Excessive Salt or Sugar Intake: Which Is Worse for Your Health?

December 21, 2019
Excessive salt and sugar intake have been linked to an increased risk of various chronic diseases. However, some wonder which is worse, excessive salt or sugar intake. In this article, discover the answer!

For many years, doctors have linked an excessive intake of salt and sugar to a wide variety of diseases. In fact, today, experts advise limiting their consumption to promote wellness. However, some people still wonder which is worse, excessive salt or sugar intake.

For a long time, people considered salty foods and fats responsible for a large number of diseases. However, as science and food studies progressed, many of these ideas have been dismantled.

Nowadays, doctors link many complex diseases to excessive sugar intake. So which is worse? Below, we discuss this issue in detail.

Excessive salt or sugar intake: Which is worse?

Salt

Salt used to be associated with atherosclerosis and elevated blood pressure. The truth is that the latest articles, such as the one published by The American Journal of Medicine, question this relationship.

Salt is a necessary element for life and the transmission of nerve impulses. Unlike sugar, humans must consume a minimum amount of salt so the body can perform its vital functions properly.

Moreover, the body isn’t prepared to synthesize it endogenously. You have to consume salt through your diet. In this regard, not getting enough of it may be associated with various complications, some of which are related to the thyroid gland and its pathologies.

The problems that were formerly related to salt intake are now associated with an unhealthy lifestyle. Obesity, a sedentary lifestyle, and high-calorie diets are risk factors for atherosclerosis. In addition, these unhealthy situations can alter blood pressure.

Salt intake.

While it’s important to avoid excessive salt intake, it’s also important to consume a minimum amount to ensure the body can perform certain vital functions properly.

Before you go, don’t miss: 8 Foods You Should Avoid if You Have Hypertension

Sugar

This is one of the food industry’s preferred ingredients. Due to its flavor and texture, most processed products contain it. Although the WHO doesn’t establish a minimum required amount of sugar, it does establish a maximum recommended amount.

Sugar is mostly made up of glucose, which is a necessary substance for life and energy metabolism. However, it’s a nutrient that the body can synthesize on its own from proteins and fatty acids. Therefore, it isn’t essential.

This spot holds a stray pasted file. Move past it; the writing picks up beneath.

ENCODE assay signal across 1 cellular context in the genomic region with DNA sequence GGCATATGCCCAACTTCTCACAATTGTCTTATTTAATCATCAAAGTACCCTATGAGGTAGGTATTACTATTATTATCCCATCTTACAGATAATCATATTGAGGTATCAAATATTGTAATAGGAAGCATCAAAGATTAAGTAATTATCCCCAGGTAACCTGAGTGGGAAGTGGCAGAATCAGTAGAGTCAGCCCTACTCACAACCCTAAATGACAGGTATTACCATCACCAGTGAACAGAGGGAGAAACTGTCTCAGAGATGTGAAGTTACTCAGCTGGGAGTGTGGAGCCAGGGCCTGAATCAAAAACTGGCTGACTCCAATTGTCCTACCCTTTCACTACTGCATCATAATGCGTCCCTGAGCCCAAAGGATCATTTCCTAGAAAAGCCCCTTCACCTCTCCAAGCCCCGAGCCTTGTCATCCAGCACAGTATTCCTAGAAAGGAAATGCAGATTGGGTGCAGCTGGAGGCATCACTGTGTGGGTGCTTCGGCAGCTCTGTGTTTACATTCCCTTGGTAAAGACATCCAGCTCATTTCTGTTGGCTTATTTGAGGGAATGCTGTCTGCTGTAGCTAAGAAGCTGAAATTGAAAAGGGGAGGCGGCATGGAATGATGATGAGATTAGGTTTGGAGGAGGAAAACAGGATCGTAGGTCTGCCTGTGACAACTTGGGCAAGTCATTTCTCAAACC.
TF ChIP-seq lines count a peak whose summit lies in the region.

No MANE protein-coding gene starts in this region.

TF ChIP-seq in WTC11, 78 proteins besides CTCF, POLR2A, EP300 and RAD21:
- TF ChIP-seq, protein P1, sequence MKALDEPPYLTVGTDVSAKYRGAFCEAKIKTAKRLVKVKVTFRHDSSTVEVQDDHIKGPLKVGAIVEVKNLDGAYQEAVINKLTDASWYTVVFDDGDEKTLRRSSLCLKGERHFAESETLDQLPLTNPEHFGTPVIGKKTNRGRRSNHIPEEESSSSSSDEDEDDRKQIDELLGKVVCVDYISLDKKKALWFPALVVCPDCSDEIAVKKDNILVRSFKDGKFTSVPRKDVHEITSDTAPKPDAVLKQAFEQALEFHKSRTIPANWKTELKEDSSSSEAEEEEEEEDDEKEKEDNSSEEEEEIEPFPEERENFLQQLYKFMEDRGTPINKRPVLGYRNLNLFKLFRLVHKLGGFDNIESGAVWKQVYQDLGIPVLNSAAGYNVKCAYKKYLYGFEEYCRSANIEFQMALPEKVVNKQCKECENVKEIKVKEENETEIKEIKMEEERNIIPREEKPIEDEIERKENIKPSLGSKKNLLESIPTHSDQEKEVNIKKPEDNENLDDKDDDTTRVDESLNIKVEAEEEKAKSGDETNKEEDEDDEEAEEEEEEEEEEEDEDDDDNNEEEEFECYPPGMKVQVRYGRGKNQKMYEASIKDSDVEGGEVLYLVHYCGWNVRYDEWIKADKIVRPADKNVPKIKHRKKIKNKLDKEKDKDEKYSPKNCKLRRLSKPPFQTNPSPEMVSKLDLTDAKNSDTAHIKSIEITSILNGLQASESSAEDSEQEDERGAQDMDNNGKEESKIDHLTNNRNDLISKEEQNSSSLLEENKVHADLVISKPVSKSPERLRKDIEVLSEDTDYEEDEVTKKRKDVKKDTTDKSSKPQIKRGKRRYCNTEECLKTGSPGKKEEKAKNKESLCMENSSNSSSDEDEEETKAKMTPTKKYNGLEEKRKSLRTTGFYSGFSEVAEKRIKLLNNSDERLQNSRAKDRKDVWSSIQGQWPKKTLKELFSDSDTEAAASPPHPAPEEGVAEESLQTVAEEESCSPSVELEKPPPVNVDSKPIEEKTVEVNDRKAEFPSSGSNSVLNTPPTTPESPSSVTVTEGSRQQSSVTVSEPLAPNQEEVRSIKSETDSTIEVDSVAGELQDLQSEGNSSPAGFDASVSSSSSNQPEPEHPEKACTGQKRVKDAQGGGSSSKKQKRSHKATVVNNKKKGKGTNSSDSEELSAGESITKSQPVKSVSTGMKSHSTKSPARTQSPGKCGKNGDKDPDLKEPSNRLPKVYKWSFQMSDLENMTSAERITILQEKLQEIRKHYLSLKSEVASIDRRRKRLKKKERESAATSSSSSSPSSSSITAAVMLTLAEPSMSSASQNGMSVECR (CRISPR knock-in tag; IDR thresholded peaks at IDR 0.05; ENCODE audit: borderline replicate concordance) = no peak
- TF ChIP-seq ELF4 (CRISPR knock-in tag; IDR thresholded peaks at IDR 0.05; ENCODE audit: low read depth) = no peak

Even considering that the requirements vary in sport situations, the current population’s sugar intake is well above the recommended amount.

This elevated intake is associated with an increased likelihood of excess weight and obesity. Also, it’s also a clear risk factor for many complex diseases such as diabetes and some cancers, as noted by a study published in the journal PLoS One.

Excessive salt or sugar intake: Which is worse?

Definitely sugar intake. This is because it isn’t an essential nutrient and its intake is associated with several diseases. It only becomes a necessary nutrient in sport situations, but salt is also a necessary nutrient in these cases.

Reducing your sugar intake, or even cutting it out of your diet entirely, has many health benefits. First of all, diabetes would no longer be an endemic disease.

Moreover, this would reduce obesity rates and, consequently, many associated problems, such as heart problems. Furthermore, this would reduce the incidence of certain digestive system-related cancers.

Sugar cubes.

Experts associate an elevated sugar intake with an increased risk of chronic diseases. It’s worse than salt because it isn’t essential and cutting it out from your diet can benefit you in many ways.

Discover more here: 5 Tips to Control Sugar Cravings

How to reduce your sugar intake

One of the main problems you may encounter when you try to reduce your sugar intake is that your palate is used to it. The best thing to do is start by trying to replace very sugary processed products with their sugar-free versions.

Then, beginning to make them at home, without using sugar as a sweetener, may be a great choice. Using fruits is a great way to make your preparations taste sweet. Although they contain sugar, they contain much less than regular table sugar.

At the beginning, it’ll be really hard for you due to the fact that your palate enjoys processed foods. However, eventually, your “need” to consume industrial products will disappear and you’ll enjoy improved health.

In any case, regarding the debate about whether excessive sugar or salt intake is worse, the truth is that  you shouldn’t consume any food in excess. The best thing you can do is to consume all foods in moderation.

Therefore, a flexible diet allows a responsible sugar and salt intake. Perhaps these diets are the best choices for combining health with pleasure when it comes to food.

  • Frisoli TM., Schmieder RE., Grodzicki T., Messerli FH., Salt and hypertension: is salt dietary reduction worth the effort? Am J Med, 2012. 125 (5): 433-9.
  • Fuchs MA., Sato K., Niedzwiecki D., Ye X., Saltz LB., Mayer RJ., Mowat RB., Whittom R., Hantel A., Benson A., Atienza D., et al., Sugar-sweetened beverage intake and cáncer recurrence and survival in CALGB 89803 (Alliance). PLos One, 2014. 9 (6).
  • Gupta L, Khandelwal D, Dutta D, Kalra S, Lal PR, Gupta Y. The Twin White Herrings: Salt and Sugar. Indian J Endocrinol Metab. 2018;22(4):542–551. doi:10.4103/ijem.IJEM_117_18
  • Wada J. Salt and sugar: Bad company. J Diabetes Investig. 2017;8(1):32–33. doi:10.1111/jdi.12553